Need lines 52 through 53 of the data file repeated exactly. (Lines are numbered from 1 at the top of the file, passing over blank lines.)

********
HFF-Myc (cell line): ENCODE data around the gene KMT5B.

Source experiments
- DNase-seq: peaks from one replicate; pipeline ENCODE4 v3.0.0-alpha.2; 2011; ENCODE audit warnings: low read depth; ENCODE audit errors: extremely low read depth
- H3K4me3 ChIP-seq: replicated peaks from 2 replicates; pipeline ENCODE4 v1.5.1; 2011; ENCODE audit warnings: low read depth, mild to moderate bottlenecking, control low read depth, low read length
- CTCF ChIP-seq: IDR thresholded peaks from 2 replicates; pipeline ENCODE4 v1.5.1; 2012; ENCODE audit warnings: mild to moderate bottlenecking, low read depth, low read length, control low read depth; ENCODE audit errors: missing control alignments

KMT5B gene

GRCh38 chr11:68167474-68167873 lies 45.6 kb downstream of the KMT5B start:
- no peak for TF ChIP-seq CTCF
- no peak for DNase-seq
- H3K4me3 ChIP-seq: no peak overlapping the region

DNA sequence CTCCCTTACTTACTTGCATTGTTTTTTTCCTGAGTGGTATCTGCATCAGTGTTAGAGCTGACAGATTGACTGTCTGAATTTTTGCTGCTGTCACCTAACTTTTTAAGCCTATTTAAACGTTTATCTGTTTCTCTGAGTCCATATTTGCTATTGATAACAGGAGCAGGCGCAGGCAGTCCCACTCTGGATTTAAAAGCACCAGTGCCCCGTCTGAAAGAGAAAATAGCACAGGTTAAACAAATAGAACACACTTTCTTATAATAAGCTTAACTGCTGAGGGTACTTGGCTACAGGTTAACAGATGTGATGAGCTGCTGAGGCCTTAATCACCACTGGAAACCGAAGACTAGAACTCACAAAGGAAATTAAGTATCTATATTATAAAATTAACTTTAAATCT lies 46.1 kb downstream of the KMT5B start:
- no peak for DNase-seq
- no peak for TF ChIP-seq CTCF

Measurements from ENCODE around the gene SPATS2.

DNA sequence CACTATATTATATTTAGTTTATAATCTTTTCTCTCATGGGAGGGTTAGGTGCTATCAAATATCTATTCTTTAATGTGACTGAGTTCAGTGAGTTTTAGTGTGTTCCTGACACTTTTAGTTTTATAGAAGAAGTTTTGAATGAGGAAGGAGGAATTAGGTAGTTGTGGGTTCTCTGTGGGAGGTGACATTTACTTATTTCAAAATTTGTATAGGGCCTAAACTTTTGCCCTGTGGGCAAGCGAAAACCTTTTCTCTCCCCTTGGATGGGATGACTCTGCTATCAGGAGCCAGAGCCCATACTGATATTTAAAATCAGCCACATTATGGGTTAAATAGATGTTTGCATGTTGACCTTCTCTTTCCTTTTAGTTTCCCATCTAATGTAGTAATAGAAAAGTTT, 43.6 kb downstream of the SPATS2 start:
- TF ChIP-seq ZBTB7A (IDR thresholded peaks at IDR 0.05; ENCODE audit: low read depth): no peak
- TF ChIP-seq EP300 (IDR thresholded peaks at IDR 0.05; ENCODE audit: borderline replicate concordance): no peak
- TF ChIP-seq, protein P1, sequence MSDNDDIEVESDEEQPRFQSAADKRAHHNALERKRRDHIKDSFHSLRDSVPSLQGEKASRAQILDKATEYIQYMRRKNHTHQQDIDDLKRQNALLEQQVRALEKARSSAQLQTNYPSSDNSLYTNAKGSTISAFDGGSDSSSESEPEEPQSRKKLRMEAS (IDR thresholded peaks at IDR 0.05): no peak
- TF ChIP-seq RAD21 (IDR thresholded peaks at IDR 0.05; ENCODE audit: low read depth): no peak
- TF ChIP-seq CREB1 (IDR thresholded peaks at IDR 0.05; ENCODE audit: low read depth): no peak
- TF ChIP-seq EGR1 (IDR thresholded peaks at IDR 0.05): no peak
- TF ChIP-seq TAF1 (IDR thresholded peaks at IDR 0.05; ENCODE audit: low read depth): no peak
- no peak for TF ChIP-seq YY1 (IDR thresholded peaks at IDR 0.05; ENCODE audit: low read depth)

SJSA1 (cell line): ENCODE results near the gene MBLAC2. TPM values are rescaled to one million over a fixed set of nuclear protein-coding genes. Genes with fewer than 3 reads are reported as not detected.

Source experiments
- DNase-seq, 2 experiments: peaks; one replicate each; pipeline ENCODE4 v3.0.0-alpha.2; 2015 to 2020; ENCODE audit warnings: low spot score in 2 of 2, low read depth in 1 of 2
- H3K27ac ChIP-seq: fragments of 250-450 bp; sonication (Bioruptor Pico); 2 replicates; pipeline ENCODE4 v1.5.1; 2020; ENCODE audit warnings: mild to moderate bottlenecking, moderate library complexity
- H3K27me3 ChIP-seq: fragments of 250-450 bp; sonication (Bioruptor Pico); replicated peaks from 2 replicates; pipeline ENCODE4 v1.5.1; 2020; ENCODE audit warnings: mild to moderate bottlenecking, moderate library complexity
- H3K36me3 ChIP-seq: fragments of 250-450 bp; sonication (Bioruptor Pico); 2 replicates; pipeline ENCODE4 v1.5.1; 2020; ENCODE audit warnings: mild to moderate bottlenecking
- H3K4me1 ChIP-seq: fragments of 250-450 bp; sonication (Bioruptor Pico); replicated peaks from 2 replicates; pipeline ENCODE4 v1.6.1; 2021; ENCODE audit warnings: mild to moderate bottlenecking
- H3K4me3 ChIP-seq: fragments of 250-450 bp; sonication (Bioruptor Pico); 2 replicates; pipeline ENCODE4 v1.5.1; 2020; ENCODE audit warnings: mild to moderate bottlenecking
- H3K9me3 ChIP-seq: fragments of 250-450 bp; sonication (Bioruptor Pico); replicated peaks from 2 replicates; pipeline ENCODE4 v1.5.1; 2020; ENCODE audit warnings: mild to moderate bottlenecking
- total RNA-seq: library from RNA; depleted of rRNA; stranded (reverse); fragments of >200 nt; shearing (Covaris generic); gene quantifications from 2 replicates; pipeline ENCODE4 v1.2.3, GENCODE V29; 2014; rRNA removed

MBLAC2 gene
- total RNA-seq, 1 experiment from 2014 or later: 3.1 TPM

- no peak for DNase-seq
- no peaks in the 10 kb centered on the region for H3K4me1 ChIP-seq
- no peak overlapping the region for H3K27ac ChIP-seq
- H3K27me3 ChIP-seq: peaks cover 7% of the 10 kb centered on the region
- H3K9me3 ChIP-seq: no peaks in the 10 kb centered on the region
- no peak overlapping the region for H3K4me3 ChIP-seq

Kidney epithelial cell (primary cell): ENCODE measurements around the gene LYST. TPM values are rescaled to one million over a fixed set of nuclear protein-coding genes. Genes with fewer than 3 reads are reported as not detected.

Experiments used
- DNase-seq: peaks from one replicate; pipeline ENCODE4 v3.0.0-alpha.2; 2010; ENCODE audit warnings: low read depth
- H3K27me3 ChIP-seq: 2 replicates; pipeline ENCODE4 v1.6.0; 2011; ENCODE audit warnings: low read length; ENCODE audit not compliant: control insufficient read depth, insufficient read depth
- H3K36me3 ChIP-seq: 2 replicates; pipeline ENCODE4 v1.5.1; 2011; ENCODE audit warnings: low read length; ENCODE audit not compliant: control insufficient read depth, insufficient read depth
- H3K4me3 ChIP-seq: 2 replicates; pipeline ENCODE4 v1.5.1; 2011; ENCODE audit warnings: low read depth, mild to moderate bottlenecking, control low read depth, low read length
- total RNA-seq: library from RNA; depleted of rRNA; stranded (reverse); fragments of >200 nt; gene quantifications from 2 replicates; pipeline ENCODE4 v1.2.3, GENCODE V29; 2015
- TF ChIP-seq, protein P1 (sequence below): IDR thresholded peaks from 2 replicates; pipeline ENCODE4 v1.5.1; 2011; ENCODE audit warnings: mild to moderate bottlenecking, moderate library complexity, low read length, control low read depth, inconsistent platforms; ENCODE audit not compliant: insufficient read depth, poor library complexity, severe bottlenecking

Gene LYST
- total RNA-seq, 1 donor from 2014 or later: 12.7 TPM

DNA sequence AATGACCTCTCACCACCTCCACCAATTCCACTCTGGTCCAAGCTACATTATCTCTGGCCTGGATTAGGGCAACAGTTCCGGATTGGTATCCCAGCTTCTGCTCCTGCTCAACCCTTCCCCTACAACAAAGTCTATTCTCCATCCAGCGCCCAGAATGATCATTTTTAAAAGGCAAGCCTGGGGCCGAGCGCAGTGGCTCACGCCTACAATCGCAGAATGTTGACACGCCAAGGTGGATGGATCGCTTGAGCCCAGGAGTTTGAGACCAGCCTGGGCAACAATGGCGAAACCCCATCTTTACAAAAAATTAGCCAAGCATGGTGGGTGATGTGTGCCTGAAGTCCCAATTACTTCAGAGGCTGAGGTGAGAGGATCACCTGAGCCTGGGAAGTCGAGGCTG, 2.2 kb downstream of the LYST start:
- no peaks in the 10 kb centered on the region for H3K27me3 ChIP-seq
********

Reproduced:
DNA sequence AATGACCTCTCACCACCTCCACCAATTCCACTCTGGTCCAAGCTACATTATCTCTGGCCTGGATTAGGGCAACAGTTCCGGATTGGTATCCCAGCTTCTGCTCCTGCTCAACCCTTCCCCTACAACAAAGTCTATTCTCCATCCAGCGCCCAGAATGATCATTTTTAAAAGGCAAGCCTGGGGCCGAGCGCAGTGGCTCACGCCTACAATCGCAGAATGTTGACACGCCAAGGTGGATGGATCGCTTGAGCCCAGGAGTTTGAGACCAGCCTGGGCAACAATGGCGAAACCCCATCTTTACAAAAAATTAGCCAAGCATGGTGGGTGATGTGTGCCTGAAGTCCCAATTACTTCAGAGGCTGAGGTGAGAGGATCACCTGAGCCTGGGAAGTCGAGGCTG, 2.2 kb downstream of the LYST start:
- no peaks in the 10 kb centered on the region for H3K27me3 ChIP-seq